Having nowhere to really expand on here, it's time to talk about performance for those of you who are all about specs. The gameplay in single player mode is buttery smooth. It's fluid, it's fast, it brings a lot of 3DS games to shame. The game loads pretty quickly between menus and battles, and it feels zippy when playing the single player mode. The online mode, however, is quite a different story. I will say that your mileage will vary. It's very hit or miss. I played a couple dozen online matches for fun, and my tallies were very split down the middle - some matches were extremely smooth, and others were laggy enough to be unplayable. A lot of other players could replicate my results. It didn't feel consistent, and people are speculating that this has to do with the location that people are playing from. It isn't a concrete answer, but what is concrete is that the results are varying. I've seen all ends of the spectrum, with people citing intolerable lag, and others claiming a smooth experience.
With all good discussion points there must be some criticism that comes in here. The controls kind of irk me. I'm not a huge fan of the slide pad on the 3DS. I play with a 3DS XL, and using that to navigate feels cumbersome. It doesn't feel as precise. I have a lot more accuracy on the directional pad, but sadly those were taken up for taunts. In fact, at this point the slide pad is starting to feel a bit loose on my 3DS XL, given that I put a bit of spirit into my gameplay. Given the game's flexibility with allowing character customization, I was shocked that the control modifcation did not allow us to change over to the directional pad for movement. There is also an extra button that the game forces you to use, which is two jump commands. I only need one, and having to keep the extra command on there felt odd and out of place. I'm also hoping that when the New Nintendo 3DS comes out in America, there's more control customizability.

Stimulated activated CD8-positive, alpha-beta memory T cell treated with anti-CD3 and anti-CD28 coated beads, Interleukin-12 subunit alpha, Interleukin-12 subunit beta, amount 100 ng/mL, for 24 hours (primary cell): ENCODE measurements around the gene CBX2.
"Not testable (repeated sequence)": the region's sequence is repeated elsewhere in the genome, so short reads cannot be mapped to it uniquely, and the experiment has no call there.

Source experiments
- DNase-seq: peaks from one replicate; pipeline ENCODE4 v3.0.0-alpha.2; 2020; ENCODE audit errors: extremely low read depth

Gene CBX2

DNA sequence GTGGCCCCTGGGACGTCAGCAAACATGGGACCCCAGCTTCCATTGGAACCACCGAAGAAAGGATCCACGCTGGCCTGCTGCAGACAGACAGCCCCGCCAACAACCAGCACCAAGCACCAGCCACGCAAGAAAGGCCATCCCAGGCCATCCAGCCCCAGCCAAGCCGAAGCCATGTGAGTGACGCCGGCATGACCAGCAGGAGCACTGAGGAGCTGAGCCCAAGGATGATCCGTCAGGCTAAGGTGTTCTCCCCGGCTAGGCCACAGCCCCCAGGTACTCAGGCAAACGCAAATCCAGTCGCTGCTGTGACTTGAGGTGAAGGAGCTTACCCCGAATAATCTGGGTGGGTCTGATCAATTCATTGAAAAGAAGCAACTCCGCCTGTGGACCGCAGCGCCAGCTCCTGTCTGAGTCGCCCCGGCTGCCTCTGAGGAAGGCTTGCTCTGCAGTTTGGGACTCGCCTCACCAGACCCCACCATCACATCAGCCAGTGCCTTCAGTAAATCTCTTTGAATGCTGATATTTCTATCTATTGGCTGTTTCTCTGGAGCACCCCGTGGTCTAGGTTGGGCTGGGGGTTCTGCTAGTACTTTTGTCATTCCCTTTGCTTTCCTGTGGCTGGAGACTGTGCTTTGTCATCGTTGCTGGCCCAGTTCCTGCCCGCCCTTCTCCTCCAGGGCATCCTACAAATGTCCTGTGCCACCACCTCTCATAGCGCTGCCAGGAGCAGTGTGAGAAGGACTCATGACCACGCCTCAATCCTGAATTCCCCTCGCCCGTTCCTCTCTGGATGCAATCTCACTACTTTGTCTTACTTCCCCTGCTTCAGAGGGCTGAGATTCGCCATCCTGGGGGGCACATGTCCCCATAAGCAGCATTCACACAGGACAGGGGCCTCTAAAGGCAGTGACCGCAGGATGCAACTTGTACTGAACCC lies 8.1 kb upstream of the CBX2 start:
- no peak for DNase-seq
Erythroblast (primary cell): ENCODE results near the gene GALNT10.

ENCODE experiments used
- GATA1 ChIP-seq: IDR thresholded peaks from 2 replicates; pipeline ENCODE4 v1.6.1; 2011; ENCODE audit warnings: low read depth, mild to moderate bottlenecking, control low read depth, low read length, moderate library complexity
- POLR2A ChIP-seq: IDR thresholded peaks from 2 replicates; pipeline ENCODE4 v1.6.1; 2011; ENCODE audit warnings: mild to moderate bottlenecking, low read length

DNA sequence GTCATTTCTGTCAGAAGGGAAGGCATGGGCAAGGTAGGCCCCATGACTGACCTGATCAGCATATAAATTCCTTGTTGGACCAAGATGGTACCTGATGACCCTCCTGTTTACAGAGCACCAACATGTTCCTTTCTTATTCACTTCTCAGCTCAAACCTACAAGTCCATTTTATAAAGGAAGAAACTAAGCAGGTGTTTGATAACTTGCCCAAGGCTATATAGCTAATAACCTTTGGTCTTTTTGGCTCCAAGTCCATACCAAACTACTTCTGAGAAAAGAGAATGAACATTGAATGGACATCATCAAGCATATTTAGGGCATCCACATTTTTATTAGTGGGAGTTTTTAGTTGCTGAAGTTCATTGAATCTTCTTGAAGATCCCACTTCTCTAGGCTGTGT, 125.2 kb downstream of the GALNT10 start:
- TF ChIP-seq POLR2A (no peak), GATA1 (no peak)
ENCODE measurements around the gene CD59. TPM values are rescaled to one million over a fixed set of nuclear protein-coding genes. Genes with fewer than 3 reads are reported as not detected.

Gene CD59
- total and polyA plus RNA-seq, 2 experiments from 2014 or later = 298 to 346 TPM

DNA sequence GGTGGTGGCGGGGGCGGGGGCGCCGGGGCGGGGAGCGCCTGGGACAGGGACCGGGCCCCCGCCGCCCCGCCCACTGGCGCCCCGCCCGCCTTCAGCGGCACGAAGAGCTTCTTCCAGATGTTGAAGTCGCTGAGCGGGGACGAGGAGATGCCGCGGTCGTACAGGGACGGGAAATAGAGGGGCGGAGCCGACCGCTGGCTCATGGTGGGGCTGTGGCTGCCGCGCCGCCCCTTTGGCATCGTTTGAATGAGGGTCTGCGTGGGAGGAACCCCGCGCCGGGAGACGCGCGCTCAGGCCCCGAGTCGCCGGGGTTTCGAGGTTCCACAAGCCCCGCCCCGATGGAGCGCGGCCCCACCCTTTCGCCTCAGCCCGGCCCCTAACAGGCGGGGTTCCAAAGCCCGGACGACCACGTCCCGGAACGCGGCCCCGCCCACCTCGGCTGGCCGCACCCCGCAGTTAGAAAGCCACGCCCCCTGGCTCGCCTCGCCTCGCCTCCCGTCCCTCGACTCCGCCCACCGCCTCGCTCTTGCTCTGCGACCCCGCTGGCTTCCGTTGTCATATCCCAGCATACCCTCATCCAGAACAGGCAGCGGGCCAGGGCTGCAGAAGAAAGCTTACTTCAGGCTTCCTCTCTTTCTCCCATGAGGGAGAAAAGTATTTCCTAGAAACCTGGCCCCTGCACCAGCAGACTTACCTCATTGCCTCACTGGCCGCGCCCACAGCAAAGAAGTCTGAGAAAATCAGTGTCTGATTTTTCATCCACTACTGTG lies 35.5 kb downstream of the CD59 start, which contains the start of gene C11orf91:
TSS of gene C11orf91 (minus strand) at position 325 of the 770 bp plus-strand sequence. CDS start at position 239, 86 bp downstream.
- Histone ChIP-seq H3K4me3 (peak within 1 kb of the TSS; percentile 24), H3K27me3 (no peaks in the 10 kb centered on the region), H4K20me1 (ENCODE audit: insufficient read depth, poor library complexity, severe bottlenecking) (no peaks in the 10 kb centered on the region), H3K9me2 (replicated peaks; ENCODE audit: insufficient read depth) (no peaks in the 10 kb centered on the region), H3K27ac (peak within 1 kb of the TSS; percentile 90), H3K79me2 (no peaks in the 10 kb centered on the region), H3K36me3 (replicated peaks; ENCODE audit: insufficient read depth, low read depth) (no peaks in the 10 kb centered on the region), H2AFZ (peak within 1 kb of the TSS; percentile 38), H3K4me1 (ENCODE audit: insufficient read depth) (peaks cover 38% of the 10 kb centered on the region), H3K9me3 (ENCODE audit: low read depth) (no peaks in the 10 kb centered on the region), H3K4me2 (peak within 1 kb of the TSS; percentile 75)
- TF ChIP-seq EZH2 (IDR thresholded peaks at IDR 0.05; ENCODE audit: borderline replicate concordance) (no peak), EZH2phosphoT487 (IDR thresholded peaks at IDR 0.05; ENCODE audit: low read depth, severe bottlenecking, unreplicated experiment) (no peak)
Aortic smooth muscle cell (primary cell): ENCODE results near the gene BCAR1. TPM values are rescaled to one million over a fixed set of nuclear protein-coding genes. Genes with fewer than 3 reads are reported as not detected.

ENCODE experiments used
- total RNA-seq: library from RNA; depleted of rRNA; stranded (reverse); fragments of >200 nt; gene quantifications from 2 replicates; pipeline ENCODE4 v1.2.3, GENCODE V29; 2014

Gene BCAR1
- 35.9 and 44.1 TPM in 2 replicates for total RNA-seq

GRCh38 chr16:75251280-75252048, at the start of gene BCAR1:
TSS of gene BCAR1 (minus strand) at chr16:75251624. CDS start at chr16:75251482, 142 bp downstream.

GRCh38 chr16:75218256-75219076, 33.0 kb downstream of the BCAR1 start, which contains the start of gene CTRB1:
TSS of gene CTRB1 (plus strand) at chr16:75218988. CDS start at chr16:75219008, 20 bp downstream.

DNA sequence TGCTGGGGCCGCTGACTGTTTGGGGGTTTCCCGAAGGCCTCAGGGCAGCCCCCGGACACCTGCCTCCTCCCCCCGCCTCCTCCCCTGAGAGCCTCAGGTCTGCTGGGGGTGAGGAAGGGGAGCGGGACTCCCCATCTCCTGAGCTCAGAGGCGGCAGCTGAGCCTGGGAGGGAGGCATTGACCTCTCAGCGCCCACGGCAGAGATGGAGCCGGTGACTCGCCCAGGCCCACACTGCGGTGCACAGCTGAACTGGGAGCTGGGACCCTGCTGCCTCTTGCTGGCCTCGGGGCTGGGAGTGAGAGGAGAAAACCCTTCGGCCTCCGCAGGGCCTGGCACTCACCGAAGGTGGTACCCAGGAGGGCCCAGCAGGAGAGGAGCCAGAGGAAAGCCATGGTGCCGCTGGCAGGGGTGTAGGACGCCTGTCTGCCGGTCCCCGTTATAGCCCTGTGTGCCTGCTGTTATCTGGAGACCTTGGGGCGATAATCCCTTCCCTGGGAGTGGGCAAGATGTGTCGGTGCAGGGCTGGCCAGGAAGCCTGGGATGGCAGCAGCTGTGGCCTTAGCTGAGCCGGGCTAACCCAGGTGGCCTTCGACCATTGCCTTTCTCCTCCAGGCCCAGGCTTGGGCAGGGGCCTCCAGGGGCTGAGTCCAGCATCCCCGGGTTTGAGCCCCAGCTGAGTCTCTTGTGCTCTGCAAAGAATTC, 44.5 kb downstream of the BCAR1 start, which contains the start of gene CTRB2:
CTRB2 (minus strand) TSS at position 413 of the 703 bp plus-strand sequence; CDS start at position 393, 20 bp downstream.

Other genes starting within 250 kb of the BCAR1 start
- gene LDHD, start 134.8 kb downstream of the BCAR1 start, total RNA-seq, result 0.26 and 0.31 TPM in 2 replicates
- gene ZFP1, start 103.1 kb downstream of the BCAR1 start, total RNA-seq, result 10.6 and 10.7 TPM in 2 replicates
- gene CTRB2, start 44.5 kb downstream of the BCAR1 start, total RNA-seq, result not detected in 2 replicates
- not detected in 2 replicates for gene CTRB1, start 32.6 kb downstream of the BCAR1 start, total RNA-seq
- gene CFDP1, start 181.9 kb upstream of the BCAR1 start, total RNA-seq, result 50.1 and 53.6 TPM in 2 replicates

Another note that I had is the rather large ensemble of playable characters. Don't get me wrong, having a big cast is a great thing, but a good chunk of the playable characters are essentially clones with a different appearance. Take Captain Falcon and Ganondorf, or the two Pitts. Don't even get me started with Fox and friends. Even though these were present in the previous installments, it just doesn't feel quite so varying after all. The newer characters are welcome additions, and some are just ridiculously overpowered. I'm looking at you Little Mac.
Something else I noticed was during battles - there's a lot going on that tiny screen. Even playing on a 3DS XL, the screen feels a bit tight for all the action. Characters on larger maps are zoomed out, and for those with poor eyesight, finding your character might be a bit difficult, especially if the color schemes are similar! I faced that problem a few times on my end. Now, can you make for thicker outlines and outline your character with a red rectangle to easily locate it? Sure, but that feels unrefined to me. I should be able to immediately find my character at any given moment. Which has led to some rather humorous deaths as I thought I would be following my character, but instead I was following someone else's character - only to notice sadly that my character was plunging to his death in a pit below.